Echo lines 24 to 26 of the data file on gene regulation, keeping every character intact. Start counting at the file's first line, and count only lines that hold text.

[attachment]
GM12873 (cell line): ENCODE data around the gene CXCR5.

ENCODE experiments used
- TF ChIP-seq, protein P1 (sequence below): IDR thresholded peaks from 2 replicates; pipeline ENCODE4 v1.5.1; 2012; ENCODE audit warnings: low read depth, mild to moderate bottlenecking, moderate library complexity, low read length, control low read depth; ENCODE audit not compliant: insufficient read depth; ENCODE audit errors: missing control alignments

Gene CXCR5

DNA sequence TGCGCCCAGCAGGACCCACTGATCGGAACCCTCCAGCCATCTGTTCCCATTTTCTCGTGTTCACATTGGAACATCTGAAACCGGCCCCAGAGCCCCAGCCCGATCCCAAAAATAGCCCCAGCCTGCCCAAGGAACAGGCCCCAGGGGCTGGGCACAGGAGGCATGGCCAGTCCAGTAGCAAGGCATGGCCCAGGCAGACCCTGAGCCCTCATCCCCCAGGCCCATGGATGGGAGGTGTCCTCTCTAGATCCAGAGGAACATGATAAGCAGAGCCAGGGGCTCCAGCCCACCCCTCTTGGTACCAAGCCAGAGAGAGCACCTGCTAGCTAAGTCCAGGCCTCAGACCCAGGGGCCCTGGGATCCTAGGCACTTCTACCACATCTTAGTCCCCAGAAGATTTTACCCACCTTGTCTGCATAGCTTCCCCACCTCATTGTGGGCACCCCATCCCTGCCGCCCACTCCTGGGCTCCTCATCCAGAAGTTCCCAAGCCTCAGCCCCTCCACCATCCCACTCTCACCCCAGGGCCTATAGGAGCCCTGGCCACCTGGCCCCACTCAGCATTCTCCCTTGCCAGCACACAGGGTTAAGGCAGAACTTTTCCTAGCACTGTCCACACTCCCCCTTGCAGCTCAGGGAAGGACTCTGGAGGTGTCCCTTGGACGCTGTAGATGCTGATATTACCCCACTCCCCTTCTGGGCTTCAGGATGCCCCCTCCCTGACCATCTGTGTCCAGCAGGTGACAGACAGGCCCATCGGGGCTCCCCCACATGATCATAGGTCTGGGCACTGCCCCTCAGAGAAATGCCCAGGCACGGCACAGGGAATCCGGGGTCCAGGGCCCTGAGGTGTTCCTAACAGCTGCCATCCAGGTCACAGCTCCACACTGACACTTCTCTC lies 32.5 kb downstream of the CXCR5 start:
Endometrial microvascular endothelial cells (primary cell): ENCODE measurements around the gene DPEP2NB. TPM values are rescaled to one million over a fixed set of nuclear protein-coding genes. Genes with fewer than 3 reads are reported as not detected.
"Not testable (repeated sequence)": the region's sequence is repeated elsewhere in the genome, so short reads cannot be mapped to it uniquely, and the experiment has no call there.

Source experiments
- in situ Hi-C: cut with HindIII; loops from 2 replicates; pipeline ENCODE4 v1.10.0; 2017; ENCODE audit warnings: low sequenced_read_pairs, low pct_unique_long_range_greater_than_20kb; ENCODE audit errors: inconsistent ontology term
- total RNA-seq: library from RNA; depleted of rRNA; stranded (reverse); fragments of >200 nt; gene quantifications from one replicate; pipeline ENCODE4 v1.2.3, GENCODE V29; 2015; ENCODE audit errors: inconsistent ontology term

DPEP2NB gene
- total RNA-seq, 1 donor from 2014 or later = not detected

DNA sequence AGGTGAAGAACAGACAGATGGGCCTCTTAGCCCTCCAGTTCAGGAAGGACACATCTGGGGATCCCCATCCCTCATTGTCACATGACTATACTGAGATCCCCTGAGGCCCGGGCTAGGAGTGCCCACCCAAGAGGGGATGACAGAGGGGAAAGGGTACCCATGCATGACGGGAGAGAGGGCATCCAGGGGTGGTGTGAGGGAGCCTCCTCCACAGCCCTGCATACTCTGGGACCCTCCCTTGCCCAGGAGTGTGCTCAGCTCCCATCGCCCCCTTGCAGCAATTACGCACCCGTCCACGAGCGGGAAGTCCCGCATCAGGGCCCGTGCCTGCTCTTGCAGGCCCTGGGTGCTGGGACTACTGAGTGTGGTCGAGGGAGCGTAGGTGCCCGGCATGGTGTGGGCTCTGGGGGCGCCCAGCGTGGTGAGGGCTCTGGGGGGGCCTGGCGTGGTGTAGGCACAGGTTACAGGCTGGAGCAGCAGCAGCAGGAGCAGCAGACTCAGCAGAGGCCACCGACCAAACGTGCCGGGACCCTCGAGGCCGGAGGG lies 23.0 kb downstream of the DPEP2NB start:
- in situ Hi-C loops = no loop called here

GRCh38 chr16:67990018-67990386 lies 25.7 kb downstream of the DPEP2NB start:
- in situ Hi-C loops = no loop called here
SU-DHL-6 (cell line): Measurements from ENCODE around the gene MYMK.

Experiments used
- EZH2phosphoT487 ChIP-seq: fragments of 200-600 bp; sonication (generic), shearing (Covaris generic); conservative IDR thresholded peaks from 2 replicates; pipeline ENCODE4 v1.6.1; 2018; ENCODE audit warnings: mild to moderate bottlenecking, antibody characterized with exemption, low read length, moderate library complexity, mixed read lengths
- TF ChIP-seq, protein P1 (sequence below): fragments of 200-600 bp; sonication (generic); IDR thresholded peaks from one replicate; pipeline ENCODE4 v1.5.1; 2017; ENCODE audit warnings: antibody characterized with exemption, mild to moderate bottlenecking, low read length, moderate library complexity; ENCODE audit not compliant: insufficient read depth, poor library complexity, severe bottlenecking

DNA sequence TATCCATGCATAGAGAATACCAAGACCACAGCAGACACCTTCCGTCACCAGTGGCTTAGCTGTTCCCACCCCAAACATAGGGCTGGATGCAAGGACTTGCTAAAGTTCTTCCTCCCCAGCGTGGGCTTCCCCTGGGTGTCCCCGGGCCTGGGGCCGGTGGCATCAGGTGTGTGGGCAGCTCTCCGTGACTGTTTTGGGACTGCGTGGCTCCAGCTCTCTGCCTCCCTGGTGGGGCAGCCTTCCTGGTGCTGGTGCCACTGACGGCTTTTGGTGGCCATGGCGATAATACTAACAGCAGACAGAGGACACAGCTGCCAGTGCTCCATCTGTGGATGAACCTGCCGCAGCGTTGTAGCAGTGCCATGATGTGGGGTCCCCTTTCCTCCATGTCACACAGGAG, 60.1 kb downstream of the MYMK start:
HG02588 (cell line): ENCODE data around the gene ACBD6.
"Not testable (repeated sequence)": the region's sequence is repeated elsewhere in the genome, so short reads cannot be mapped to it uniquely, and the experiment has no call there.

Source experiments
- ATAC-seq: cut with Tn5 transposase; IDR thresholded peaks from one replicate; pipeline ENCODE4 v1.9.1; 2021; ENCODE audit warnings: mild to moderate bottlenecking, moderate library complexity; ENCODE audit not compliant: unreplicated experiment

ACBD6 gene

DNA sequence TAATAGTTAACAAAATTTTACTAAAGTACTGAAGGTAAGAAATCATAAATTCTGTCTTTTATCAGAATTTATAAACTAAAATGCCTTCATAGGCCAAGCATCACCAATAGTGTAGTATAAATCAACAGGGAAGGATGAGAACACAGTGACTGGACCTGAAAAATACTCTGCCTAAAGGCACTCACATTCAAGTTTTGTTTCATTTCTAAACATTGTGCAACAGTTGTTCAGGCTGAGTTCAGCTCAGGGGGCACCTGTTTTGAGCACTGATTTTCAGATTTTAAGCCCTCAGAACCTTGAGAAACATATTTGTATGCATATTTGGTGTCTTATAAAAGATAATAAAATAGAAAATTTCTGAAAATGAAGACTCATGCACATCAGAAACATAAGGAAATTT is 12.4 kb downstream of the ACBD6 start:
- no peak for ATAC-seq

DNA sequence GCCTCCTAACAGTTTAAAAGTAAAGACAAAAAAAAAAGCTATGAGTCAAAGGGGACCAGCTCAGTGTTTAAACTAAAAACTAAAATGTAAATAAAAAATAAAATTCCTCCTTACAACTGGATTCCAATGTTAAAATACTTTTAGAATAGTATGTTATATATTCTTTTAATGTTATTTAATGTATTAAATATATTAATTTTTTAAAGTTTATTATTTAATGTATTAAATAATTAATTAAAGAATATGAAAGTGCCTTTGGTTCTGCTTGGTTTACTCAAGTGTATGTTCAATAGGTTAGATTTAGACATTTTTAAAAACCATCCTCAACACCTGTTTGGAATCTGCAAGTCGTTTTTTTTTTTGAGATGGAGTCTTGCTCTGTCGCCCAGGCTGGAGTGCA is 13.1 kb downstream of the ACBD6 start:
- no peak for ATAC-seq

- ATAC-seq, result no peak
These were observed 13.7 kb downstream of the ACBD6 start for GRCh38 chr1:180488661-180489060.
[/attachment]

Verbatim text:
Source experiments
- ATAC-seq: cut with Tn5 transposase; IDR thresholded peaks from one replicate; pipeline ENCODE4 v1.9.1; 2021; ENCODE audit warnings: mild to moderate bottlenecking, moderate library complexity; ENCODE audit not compliant: unreplicated experiment

ACBD6 gene